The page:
Oops! Errors to Avoid at Tax Time
9 Mistakes You Can Avoid
made on tax returns may delay the
processing of your tax return, which in
turn, may cause your refund to arrive
later. Here are nine common errors the
IRS wants you to avoid to help guarantee
your refund arrives on time.
Incorrect or missing Social
SSNs for anyone listed on your tax
return, be sure to enter them exactly as
they appear on the Social Security
misspelling of dependent’s last name.
When entering a dependent’s
last name on your tax return, ensure
they are entered exactly as they appear
on their Social Security card.
Filing status errors.
Make sure you choose the correct filing
status for your situation. There are
five filing statuses: Single, Married
Filing Jointly, Married Filing
Separately, Head of Household, and
Qualifying Widow(er) With Dependent
Child. See Publication 501, Exemptions,
Standard Deduction, and Filing
Information to determine the filing
status that best fits your needs.
preparing paper returns, review all math
for accuracy. Remember, when you file
electronically, the software takes care
of the math for you!
. Take your
time. Many taxpayers make mistakes when
figuring their taxable income,
withholding and estimated tax payments,
Earned Income Tax Credit, Standard
Deduction for age 65 or over or blind,
the taxable amount of Social Security
benefits, and the Child and Dependent
bank account numbers for Direct Deposit.
If you are due a refund and requested
direct deposit, be sure to review the
routing and account numbers for your
Forgetting to sign and date the return.
An unsigned tax return is like an
unsigned check – it is invalid.
Incorrect Adjusted Gross Income
must sign the return
electronically using a Personal
Identification Number. To verify their
identity, taxpayers will be prompted to
enter their AGI from their originally
filed 2008 federal income tax return or
their prior year PIN if they used one to
file electronically last year. Taxpayers
should not use an AGI amount from an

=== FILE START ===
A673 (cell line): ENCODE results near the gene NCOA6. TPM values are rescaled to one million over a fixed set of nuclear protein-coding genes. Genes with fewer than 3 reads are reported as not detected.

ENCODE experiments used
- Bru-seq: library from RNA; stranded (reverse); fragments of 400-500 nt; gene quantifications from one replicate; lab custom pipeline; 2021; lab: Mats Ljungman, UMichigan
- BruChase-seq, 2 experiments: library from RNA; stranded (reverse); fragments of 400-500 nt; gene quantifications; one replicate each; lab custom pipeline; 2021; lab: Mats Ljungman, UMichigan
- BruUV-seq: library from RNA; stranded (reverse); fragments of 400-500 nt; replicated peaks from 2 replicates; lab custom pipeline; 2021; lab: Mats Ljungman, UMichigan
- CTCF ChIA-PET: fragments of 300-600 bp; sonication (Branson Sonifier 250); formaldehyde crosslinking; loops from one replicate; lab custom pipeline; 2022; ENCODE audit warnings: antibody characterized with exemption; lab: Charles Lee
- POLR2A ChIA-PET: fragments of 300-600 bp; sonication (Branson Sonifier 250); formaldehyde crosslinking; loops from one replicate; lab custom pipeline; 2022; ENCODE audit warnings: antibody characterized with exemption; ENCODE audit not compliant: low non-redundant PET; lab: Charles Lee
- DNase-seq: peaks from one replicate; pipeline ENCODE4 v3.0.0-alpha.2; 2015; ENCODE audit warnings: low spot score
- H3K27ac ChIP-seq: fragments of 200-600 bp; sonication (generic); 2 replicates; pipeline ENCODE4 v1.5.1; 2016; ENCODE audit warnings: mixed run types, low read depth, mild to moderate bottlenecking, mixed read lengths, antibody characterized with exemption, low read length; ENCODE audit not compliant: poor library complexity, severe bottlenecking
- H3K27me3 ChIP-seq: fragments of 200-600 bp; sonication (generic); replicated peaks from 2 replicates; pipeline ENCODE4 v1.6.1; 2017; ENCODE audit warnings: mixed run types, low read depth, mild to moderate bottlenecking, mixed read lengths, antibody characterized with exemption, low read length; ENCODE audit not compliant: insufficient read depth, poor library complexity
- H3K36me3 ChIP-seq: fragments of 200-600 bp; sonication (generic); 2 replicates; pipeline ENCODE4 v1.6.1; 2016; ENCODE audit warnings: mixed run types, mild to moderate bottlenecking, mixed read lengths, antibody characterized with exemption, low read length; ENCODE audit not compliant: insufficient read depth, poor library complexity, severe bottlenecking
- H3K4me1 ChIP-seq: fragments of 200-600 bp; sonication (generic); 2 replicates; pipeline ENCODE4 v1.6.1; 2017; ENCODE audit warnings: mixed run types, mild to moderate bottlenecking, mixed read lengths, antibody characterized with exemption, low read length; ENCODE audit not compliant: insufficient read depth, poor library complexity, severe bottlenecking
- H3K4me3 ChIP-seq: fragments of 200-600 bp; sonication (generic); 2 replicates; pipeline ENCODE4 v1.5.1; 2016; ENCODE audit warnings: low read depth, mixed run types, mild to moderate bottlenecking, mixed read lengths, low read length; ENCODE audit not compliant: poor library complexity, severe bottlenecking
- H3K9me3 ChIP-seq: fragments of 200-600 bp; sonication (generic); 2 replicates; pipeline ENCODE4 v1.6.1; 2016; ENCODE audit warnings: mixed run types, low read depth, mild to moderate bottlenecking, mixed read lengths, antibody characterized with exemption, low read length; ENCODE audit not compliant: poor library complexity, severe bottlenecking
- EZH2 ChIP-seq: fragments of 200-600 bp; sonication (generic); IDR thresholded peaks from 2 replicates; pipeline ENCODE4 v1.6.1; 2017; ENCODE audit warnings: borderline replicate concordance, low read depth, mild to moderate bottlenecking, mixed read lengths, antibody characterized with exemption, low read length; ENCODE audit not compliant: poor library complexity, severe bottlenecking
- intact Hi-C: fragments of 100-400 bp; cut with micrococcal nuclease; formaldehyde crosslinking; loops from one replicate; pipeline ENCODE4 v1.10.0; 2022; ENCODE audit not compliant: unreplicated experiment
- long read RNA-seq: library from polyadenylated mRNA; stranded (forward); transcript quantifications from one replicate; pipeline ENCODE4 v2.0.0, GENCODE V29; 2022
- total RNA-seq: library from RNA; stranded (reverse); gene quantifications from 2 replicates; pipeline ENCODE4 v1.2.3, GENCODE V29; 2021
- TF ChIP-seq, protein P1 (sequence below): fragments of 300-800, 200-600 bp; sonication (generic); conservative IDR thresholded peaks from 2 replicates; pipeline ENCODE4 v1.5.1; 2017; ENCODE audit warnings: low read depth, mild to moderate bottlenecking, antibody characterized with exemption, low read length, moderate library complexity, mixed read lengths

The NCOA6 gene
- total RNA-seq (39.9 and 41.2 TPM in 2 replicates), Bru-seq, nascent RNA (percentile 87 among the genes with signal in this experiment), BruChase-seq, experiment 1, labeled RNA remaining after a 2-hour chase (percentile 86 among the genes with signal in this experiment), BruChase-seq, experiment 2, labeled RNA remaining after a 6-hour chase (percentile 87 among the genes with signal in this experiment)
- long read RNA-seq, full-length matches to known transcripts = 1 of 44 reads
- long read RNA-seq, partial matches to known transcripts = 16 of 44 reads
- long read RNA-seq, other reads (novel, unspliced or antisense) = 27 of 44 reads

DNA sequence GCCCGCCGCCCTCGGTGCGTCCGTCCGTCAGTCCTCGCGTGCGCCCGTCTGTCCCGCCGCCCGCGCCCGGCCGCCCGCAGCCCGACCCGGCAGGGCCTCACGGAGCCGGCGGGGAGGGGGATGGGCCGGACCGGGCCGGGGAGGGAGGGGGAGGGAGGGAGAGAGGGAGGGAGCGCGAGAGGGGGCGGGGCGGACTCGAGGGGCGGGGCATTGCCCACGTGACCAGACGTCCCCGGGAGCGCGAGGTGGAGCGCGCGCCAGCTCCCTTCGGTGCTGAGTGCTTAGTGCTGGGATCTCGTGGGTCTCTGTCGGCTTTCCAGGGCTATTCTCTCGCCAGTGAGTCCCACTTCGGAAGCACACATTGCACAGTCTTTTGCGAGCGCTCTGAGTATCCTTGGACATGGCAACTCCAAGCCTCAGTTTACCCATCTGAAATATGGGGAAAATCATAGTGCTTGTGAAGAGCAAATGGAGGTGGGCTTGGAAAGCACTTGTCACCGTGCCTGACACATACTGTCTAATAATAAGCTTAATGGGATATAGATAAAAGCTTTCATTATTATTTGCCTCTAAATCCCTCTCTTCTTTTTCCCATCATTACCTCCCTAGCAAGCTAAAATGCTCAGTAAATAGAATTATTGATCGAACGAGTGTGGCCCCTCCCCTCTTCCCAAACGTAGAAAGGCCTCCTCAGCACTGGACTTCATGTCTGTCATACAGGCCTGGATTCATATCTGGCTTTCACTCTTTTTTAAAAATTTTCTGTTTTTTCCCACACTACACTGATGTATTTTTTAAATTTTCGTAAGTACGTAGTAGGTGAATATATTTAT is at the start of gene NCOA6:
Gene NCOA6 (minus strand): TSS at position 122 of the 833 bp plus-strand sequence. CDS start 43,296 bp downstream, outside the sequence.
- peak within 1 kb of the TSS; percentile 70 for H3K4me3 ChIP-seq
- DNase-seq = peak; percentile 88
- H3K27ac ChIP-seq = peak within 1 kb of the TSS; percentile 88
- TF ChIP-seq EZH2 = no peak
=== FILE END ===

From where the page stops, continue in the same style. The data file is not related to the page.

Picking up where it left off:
amended return, Form 1040X, or a math
error correction made by IRS.
Claiming the Making Work Pay Tax
Taxpayers with earned
income should claim the Making Work Pay
Tax Credit by attaching a Schedule M,
Making Work Pay and Government Retiree
Credits to their 2009 Form 1040 or 1040
A. Taxpayers who file Form 1040-EZ will
use the worksheet for Line 8 on the back
of the 1040-EZ to figure their Making
Work Pay Tax Credit. The credit is worth
up to $400 for individuals and $800 for
married couples filing jointly. Many
people who worked during 2009 are
slowing down the processing of their tax
return by not properly claiming this
Five Tips to Avoid Tax Time Stress
Filing your tax return doesn’t have
to be stressful. The IRS has put
together five stress-relieving tips to
help you. ONE: Don’t
temptation to put off your taxes until
the very last minute. Rushing to meet
the filing deadline may cause you to
overlook potential sources of tax
savings and will likely increase your
risk of making an error.
TWO. Visit the IRS Website.
In 2009, more than 296 million visits
were made to IRS.gov. Make 1040 Central
your first stop to learn the latest news
and find answers to your questions.
THREE: File Your Return
Last year, two
out of three tax returns were filed
electronically. More than 800 million
tax returns have been processed safely
and securely over the past 20 years. Use
e-file and direct deposit to get your
refund in as few as10 days. E-filed
returns have a much lower error rate.
Taxpayers receive a fast acknowledgement
that the IRS received the return, a
service not available to paper filers.
You can e-file through your tax preparer
or commercial software.
FOUR: Don’t Panic if You
If you cannot pay
the full amount of taxes you owe by the
April 15th deadline, you should still
file your return by the deadline and pay
as much as you can to avoid penalties
and interest. You should also contact
the IRS to discuss your payment options
at 1-800-829-1040. The agency may be
able to provide some relief such as a
short-term extension to pay, an
installment agreement or an offer in
an Extension of Time to File – But Pay
If the April 15 clock
runs out, you can get an automatic
six-month extension of time to file
until October 15. However, this
extension of time to file does not give
you more time to pay any taxes due. If
you have not paid at least 90 percent of
the total tax due by the April deadline
you may also be subject to an Estimated
Tax Penalty. To obtain an extension,
just file Form 4868, Application for
Automatic Extension of Time to File U.S.
Individual Income Tax Return.
courtesy of US Internal Revenue Service
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